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01.12.2018 | Research article | Ausgabe 1/2018 Open Access

BMC Pulmonary Medicine 1/2018

Acute effects of ambient air pollution on outpatient children with respiratory diseases in Shijiazhuang, China

Zeitschrift:
BMC Pulmonary Medicine > Ausgabe 1/2018
Autoren:
Jie Song, Mengxue Lu, Liheng Zheng, Yue Liu, Pengwei Xu, Yuchun Li, Dongqun Xu, Weidong Wu

Abstract

Background

Associations between ambient air pollution and child health outcomes have been well documented in developed countries such as the United States; however, only a limited number of studies have been conducted in developing countries. This study aimed to explore the acute effects of five ambient air pollutants (inhalable particles [PM10], fine particles [PM2.5], sulfur dioxide [SO2], nitrogen dioxide [NO2] and 0zone [O3]) on children hospital outpatients with respiratory diseases in Shijiazhuang, China.

Methods

Three years (2013–2015) of daily data, including cause-specific respiratory outpatient records and the concentrations of five air pollutants, were collected to examine the short-term association between air pollution and children’s respiratory diseases; using a quasi-Poisson regression generalized additive model. Stratified analyses by season and age were also performed.

Results

From 2013 to 2015, a total of 551,678 hospital outpatient records for children with respiratory diseases were collected in Shijiazhuang, China. A 10 μg/m3 increase in a two-day average concentration (lag01) of NO2, PM2.5, and SO2 corresponded to an increase of 0.66% (95% confidence interval [CI]: 0.30–1.03%), 0.13% (95% CI: 0.02–0.24%), and 0.33% (95% CI: 0.10–0.56%) in daily hospital outpatient visits for children with respiratory diseases, respectively. The effects were stronger in the transition season (April, May, September and October) than in other seasons (the hot season [June to August] and the cool season [November to March]). Furthermore, results indicated a generally stronger association in older (7–14 years of age) than younger children (< 7 years of age).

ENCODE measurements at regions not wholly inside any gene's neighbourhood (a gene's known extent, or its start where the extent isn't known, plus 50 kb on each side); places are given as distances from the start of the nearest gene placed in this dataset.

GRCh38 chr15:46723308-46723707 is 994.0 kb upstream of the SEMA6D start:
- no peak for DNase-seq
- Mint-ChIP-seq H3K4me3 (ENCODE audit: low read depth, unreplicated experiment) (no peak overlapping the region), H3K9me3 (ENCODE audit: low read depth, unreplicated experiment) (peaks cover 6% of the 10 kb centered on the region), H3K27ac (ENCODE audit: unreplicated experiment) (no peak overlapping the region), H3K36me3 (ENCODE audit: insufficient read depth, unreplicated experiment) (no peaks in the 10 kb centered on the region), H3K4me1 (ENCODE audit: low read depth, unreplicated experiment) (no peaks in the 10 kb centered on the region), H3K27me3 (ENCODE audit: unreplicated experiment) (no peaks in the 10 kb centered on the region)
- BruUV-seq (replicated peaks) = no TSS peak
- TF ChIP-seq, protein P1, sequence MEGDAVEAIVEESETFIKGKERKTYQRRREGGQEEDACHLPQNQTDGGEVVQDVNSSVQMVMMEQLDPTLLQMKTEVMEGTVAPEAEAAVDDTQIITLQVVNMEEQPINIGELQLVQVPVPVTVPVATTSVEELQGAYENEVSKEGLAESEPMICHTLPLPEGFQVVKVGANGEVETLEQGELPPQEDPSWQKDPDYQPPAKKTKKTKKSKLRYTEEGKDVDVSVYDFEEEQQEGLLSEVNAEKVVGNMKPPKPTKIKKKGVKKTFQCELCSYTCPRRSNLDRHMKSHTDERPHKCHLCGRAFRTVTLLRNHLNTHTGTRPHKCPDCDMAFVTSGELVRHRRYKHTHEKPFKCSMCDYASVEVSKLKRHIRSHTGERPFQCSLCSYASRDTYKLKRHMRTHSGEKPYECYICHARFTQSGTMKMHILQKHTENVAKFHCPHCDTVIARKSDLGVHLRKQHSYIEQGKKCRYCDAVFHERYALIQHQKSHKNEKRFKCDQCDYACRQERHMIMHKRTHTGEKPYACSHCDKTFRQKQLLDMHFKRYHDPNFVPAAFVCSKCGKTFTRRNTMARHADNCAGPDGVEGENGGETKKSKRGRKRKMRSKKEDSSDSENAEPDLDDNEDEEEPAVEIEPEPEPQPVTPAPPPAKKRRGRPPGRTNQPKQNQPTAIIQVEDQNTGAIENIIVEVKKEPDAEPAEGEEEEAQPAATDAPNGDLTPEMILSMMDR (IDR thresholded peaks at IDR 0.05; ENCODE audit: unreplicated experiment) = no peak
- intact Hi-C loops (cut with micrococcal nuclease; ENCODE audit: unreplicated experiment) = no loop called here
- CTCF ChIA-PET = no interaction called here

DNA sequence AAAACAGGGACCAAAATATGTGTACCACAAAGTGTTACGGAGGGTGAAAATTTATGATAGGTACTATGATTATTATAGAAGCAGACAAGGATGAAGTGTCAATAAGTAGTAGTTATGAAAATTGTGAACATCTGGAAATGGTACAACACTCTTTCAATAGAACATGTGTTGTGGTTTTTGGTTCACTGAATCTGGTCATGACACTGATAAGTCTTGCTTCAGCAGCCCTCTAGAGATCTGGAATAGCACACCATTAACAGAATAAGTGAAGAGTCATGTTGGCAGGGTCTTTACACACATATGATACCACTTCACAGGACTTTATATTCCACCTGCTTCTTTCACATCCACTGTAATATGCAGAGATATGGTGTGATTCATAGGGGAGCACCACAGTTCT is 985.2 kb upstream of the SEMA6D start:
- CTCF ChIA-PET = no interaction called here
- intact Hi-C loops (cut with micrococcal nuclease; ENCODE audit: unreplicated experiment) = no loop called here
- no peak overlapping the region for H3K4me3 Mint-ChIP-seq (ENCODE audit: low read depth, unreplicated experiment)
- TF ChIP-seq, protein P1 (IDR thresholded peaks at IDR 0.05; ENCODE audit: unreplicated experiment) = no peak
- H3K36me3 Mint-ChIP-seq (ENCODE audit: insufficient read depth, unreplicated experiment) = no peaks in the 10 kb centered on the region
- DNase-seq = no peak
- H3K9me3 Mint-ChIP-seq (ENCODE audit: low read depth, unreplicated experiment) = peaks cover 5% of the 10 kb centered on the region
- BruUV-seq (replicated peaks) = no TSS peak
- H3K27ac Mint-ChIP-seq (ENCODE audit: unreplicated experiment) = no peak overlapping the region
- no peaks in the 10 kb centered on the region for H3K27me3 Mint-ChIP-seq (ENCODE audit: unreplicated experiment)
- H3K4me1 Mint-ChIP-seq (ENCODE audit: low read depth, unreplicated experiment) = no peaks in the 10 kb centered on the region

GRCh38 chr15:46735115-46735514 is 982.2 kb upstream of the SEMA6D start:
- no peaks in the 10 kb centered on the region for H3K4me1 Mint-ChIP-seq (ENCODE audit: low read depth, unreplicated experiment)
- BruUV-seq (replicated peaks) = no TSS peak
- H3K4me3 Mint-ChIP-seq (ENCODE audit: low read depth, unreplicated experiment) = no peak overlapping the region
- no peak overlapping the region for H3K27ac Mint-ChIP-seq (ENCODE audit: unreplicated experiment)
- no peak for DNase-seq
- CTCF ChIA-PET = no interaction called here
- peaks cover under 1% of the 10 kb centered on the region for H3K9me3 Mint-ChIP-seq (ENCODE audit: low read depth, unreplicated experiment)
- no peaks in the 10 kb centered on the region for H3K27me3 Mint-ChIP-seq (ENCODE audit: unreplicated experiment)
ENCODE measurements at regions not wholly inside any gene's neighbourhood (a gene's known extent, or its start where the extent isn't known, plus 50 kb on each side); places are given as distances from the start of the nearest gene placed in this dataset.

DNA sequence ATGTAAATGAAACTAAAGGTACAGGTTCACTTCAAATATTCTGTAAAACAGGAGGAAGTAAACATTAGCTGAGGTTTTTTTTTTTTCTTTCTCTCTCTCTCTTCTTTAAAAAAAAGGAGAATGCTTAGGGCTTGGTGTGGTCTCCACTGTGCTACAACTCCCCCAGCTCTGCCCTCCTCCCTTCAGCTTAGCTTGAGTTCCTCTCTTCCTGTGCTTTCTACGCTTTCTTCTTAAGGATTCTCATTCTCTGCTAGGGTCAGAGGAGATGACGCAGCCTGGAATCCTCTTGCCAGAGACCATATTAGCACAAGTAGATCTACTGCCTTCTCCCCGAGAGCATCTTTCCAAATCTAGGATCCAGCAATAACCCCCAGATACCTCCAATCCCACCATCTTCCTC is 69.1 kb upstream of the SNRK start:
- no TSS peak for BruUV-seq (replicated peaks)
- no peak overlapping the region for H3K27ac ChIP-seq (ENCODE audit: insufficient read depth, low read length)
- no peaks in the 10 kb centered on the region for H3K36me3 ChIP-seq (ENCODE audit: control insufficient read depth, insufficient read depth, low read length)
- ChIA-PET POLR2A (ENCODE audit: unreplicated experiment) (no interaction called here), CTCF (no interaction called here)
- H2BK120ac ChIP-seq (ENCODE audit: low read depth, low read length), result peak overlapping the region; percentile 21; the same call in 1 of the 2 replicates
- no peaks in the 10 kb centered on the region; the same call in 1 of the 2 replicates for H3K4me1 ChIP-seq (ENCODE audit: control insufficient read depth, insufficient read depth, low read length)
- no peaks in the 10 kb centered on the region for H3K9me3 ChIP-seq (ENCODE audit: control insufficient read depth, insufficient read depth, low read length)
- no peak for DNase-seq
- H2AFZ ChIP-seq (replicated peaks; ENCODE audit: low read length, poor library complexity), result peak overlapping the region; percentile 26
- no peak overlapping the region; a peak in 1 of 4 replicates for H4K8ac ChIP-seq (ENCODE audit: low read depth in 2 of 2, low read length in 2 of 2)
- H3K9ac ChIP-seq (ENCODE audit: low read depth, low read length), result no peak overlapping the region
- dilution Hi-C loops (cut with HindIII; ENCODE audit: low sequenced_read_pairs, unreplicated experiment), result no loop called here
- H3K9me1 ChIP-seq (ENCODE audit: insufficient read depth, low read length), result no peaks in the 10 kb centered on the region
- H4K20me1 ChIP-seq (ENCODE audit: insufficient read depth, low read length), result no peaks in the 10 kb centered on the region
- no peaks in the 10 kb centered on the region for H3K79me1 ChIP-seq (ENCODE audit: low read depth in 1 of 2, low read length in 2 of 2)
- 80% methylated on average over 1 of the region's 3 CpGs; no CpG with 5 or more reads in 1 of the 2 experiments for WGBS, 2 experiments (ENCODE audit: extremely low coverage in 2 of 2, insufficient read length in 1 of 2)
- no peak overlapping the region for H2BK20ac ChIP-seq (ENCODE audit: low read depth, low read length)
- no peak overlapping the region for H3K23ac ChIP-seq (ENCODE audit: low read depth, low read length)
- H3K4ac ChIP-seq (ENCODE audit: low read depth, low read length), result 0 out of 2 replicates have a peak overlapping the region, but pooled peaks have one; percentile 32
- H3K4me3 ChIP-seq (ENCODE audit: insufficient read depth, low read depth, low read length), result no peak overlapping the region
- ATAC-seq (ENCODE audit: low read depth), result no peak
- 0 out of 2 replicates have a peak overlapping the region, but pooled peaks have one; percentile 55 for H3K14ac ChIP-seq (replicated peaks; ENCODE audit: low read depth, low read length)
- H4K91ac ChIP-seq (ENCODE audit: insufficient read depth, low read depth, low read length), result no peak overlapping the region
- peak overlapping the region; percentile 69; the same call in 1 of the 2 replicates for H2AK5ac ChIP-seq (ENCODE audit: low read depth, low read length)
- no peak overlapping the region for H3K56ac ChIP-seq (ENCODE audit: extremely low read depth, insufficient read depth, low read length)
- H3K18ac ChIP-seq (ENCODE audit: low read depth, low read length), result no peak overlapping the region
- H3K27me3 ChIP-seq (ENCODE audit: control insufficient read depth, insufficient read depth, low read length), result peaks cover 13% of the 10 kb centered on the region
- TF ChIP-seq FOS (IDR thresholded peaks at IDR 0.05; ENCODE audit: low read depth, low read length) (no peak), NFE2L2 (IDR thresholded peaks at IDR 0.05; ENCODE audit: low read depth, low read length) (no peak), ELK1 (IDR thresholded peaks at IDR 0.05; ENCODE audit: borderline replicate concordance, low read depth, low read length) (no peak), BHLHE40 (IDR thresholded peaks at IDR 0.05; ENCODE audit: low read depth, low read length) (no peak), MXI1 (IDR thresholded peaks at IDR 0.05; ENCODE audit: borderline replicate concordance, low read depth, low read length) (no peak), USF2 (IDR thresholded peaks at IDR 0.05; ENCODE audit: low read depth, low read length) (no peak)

Conclusions

This research found a significant association between ambient NO2, PM2.5, and SO2 levels and hospital outpatient visits in child with respiratory diseases in Shijiazhuang, China.
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